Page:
Who says that there aren’t honest people around today?
In 1997, a 46lb fragment of a marble column disappeared from one of the excavations the Israel Antiquities Authority (IAA) was conducting south of the Temple Mount. It has now been returned.
Several weeks ago, the IAA received an unexpected e-mail from a Christian clergyman in New York: “I am requesting forgiveness for a member of my congregation”, he wrote. “The fellow confessed to me that twelve years ago he took a stone from Jerusalem and his conscience has bothered him ever since. I wish to return the stone to Israel and hope that you will forgive the man for his transgression.”
The stone fragment arrived in Jerusalem in a wooden crate that was specially constructed for the flight back to Israel, with a letter from the guilty party, which read:
I came to Israel on an organized trip. As a student of archaeology, I was very excited when we visited an excavation south of the Temple Mount. I asked how I can purchase a stone from the excavation because I wanted a souvenir with which to pray for Jerusalem and was told it was not possible. On the last day of the trip our Israeli tour guide approached me and took the stone fragment from inside his coat. ‘Take it’, he said. ‘It’s a present from me’. I asked him how he obtained the stone and he replied, ‘It’s okay; don’t worry’. I was very happy and took the stone with me on my flight back to New York. Only later did I realize that he probably took the stone from the excavation without permission. For the past twelve years since then, rather than remind me of the prayer for Jerusalem, I am reminded of the mistake I made when I removed the stone from its proper place in Israel. I am asking for your forgiveness.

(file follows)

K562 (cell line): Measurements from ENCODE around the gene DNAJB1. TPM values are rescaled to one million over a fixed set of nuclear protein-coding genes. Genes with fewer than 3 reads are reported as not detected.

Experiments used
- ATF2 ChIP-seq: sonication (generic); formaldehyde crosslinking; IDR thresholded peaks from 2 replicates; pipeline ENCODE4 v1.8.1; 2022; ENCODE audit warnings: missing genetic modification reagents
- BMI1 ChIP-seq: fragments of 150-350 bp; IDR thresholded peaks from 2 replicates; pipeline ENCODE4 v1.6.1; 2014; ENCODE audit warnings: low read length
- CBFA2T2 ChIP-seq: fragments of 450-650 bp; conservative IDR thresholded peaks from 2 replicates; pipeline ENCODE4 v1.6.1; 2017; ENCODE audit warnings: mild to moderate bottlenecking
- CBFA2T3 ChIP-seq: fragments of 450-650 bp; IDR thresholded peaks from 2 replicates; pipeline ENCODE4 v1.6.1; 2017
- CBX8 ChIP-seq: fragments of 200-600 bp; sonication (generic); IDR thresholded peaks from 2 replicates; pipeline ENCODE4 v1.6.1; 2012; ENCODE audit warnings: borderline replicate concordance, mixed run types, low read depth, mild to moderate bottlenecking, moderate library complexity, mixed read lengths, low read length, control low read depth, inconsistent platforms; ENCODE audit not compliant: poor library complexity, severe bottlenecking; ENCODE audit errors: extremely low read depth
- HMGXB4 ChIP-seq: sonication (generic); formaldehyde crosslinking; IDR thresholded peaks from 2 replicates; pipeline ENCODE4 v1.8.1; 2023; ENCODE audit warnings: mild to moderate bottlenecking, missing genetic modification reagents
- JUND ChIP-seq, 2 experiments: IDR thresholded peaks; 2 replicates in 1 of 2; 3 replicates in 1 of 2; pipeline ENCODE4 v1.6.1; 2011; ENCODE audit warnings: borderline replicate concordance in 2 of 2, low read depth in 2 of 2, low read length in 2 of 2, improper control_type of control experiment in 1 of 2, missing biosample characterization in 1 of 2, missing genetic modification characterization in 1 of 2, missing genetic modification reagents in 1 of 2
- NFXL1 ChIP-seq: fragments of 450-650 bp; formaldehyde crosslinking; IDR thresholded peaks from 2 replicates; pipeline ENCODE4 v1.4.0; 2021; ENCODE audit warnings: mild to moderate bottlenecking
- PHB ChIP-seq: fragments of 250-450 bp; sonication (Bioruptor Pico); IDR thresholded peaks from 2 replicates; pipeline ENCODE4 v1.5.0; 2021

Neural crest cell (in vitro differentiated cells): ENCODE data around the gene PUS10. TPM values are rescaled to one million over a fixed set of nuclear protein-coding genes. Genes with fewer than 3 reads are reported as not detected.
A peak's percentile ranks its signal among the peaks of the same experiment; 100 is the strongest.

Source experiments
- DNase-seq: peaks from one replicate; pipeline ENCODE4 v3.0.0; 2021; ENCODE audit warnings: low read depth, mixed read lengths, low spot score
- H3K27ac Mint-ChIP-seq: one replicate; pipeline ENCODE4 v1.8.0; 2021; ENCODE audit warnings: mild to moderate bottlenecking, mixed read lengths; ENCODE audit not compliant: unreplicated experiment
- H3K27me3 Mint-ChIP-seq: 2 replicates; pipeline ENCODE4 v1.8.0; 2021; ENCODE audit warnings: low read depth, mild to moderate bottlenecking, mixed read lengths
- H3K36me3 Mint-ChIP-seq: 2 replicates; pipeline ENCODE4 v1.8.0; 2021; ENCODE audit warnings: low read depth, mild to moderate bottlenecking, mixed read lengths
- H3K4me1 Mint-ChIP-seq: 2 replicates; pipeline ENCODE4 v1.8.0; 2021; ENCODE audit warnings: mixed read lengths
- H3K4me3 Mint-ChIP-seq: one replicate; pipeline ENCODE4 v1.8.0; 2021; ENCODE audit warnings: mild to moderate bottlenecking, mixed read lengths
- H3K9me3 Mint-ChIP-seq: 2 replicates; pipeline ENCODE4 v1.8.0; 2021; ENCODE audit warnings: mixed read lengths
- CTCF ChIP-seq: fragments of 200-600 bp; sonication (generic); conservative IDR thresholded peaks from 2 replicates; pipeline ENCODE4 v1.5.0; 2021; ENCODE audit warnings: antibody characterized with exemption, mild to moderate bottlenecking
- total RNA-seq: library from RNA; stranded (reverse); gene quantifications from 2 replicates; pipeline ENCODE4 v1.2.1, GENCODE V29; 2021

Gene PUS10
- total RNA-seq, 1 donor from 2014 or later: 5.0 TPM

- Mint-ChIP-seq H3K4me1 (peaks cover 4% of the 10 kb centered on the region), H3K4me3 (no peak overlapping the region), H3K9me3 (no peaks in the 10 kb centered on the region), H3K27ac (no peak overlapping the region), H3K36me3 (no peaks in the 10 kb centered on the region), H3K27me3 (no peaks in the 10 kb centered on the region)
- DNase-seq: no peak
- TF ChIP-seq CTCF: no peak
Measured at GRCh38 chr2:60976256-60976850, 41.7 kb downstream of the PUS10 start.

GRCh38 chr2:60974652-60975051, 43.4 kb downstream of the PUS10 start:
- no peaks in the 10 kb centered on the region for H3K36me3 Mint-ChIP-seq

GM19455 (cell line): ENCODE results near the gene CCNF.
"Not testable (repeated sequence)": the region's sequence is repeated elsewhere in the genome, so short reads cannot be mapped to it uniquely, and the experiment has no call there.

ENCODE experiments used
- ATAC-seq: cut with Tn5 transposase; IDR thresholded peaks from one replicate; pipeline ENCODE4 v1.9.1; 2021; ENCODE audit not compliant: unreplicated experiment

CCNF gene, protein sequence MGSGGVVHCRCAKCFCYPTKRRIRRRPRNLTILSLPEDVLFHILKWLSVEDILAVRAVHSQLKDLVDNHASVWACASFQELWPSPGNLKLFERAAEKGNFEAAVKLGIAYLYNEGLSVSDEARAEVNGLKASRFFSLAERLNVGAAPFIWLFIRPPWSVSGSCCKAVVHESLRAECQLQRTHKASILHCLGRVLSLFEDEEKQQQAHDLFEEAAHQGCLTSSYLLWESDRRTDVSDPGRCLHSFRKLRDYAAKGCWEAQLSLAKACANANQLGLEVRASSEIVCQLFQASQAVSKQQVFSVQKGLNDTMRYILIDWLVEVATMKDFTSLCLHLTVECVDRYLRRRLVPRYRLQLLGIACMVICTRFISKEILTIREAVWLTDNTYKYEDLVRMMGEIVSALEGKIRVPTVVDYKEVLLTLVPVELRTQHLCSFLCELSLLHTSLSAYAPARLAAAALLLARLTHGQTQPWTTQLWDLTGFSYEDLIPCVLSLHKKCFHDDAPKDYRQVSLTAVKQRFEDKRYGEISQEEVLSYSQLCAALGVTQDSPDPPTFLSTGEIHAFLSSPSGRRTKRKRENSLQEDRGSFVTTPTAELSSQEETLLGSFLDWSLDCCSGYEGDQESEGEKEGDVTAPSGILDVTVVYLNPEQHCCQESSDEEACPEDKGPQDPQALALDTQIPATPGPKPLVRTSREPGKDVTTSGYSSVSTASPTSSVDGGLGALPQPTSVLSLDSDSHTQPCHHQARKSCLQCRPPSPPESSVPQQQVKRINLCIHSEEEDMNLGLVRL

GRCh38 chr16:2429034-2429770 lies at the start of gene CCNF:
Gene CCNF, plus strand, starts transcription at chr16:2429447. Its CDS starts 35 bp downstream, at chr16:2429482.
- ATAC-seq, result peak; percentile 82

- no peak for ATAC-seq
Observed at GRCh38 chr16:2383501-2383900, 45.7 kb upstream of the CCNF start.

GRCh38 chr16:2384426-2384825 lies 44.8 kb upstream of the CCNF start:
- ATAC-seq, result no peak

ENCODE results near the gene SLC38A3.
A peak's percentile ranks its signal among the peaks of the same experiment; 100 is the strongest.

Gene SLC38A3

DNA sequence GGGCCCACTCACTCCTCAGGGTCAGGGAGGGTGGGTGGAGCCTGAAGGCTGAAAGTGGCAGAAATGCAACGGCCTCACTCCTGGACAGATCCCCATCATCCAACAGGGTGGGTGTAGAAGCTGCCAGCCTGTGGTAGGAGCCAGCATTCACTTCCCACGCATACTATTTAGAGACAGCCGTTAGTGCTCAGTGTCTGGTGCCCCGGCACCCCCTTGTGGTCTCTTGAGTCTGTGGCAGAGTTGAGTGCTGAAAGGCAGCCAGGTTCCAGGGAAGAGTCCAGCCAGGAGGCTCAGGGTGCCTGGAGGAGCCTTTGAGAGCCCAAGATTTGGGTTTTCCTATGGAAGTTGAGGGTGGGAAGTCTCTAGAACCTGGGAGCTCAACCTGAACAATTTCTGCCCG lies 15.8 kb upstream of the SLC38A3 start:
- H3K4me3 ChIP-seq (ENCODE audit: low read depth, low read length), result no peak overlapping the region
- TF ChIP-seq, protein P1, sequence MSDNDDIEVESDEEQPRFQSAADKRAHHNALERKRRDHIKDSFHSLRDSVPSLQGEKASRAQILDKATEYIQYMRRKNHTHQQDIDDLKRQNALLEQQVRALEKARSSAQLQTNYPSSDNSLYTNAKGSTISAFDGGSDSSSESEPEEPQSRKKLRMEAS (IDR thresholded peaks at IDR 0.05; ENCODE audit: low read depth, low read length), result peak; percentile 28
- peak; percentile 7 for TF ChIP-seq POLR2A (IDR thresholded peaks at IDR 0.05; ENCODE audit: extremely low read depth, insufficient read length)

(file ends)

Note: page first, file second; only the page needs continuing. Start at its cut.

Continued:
Though taking archeological artifacts can lead to imprisonment, the IAA said that because of the “sincerity” of the letter, it will forgive the man, as requested.
IAA officials said that the stone was a column fragment that was discovered during the excavation of one of the Umayyad buildings located south of the Temple Mount. This is the second drama related to stolen archeological artifacts in a month. In early May, the Bintel Blog reported on an Indiana Jones-style operation which led to the return of a stolen 2000-year-old Hebrew document.